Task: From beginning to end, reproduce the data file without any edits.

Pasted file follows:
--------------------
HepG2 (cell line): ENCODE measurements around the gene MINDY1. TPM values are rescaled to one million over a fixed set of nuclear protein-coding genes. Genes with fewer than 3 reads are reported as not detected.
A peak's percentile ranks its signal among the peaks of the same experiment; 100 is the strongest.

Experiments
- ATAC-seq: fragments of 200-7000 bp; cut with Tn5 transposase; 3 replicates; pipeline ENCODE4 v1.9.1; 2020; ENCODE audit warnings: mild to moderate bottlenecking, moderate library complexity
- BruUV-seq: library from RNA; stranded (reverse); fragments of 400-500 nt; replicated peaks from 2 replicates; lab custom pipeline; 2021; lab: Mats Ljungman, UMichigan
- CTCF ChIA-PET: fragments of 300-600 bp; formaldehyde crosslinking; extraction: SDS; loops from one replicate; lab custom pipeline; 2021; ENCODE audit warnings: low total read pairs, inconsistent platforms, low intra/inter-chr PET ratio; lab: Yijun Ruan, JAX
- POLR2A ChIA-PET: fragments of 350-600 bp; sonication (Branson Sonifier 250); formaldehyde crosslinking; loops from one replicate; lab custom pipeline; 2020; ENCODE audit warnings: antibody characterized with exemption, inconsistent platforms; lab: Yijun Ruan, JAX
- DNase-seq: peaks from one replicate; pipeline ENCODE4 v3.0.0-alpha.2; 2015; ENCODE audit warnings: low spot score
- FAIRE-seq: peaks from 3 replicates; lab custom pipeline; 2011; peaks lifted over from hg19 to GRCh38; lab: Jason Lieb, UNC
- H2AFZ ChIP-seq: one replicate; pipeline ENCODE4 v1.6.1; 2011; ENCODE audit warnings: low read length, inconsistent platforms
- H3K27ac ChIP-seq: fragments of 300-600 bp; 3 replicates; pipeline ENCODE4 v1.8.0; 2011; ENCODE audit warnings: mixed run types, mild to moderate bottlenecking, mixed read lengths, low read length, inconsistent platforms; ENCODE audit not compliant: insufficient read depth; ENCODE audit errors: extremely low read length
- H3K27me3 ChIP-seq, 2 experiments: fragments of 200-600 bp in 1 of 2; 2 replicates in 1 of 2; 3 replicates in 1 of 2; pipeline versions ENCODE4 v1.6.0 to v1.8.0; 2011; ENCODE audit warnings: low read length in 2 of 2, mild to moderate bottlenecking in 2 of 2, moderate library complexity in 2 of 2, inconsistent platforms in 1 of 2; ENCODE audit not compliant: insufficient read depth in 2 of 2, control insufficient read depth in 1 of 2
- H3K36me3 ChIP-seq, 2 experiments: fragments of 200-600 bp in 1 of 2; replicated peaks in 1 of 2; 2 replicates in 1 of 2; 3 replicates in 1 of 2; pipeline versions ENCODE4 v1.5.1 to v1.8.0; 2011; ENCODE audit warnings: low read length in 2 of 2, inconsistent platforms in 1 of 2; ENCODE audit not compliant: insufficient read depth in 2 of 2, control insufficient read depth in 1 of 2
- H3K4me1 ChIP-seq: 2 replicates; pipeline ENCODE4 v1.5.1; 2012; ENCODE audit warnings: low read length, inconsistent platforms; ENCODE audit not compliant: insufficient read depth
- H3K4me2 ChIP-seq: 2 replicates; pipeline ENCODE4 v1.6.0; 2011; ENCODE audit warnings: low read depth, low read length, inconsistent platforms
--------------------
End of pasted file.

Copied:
HepG2 (cell line): ENCODE measurements around the gene MINDY1. TPM values are rescaled to one million over a fixed set of nuclear protein-coding genes. Genes with fewer than 3 reads are reported as not detected.
A peak's percentile ranks its signal among the peaks of the same experiment; 100 is the strongest.

Experiments
- ATAC-seq: fragments of 200-7000 bp; cut with Tn5 transposase; 3 replicates; pipeline ENCODE4 v1.9.1; 2020; ENCODE audit warnings: mild to moderate bottlenecking, moderate library complexity
- BruUV-seq: library from RNA; stranded (reverse); fragments of 400-500 nt; replicated peaks from 2 replicates; lab custom pipeline; 2021; lab: Mats Ljungman, UMichigan
- CTCF ChIA-PET: fragments of 300-600 bp; formaldehyde crosslinking; extraction: SDS; loops from one replicate; lab custom pipeline; 2021; ENCODE audit warnings: low total read pairs, inconsistent platforms, low intra/inter-chr PET ratio; lab: Yijun Ruan, JAX
- POLR2A ChIA-PET: fragments of 350-600 bp; sonication (Branson Sonifier 250); formaldehyde crosslinking; loops from one replicate; lab custom pipeline; 2020; ENCODE audit warnings: antibody characterized with exemption, inconsistent platforms; lab: Yijun Ruan, JAX
- DNase-seq: peaks from one replicate; pipeline ENCODE4 v3.0.0-alpha.2; 2015; ENCODE audit warnings: low spot score
- FAIRE-seq: peaks from 3 replicates; lab custom pipeline; 2011; peaks lifted over from hg19 to GRCh38; lab: Jason Lieb, UNC
- H2AFZ ChIP-seq: one replicate; pipeline ENCODE4 v1.6.1; 2011; ENCODE audit warnings: low read length, inconsistent platforms
- H3K27ac ChIP-seq: fragments of 300-600 bp; 3 replicates; pipeline ENCODE4 v1.8.0; 2011; ENCODE audit warnings: mixed run types, mild to moderate bottlenecking, mixed read lengths, low read length, inconsistent platforms; ENCODE audit not compliant: insufficient read depth; ENCODE audit errors: extremely low read length
- H3K27me3 ChIP-seq, 2 experiments: fragments of 200-600 bp in 1 of 2; 2 replicates in 1 of 2; 3 replicates in 1 of 2; pipeline versions ENCODE4 v1.6.0 to v1.8.0; 2011; ENCODE audit warnings: low read length in 2 of 2, mild to moderate bottlenecking in 2 of 2, moderate library complexity in 2 of 2, inconsistent platforms in 1 of 2; ENCODE audit not compliant: insufficient read depth in 2 of 2, control insufficient read depth in 1 of 2
- H3K36me3 ChIP-seq, 2 experiments: fragments of 200-600 bp in 1 of 2; replicated peaks in 1 of 2; 2 replicates in 1 of 2; 3 replicates in 1 of 2; pipeline versions ENCODE4 v1.5.1 to v1.8.0; 2011; ENCODE audit warnings: low read length in 2 of 2, inconsistent platforms in 1 of 2; ENCODE audit not compliant: insufficient read depth in 2 of 2, control insufficient read depth in 1 of 2
- H3K4me1 ChIP-seq: 2 replicates; pipeline ENCODE4 v1.5.1; 2012; ENCODE audit warnings: low read length, inconsistent platforms; ENCODE audit not compliant: insufficient read depth
- H3K4me2 ChIP-seq: 2 replicates; pipeline ENCODE4 v1.6.0; 2011; ENCODE audit warnings: low read depth, low read length, inconsistent platforms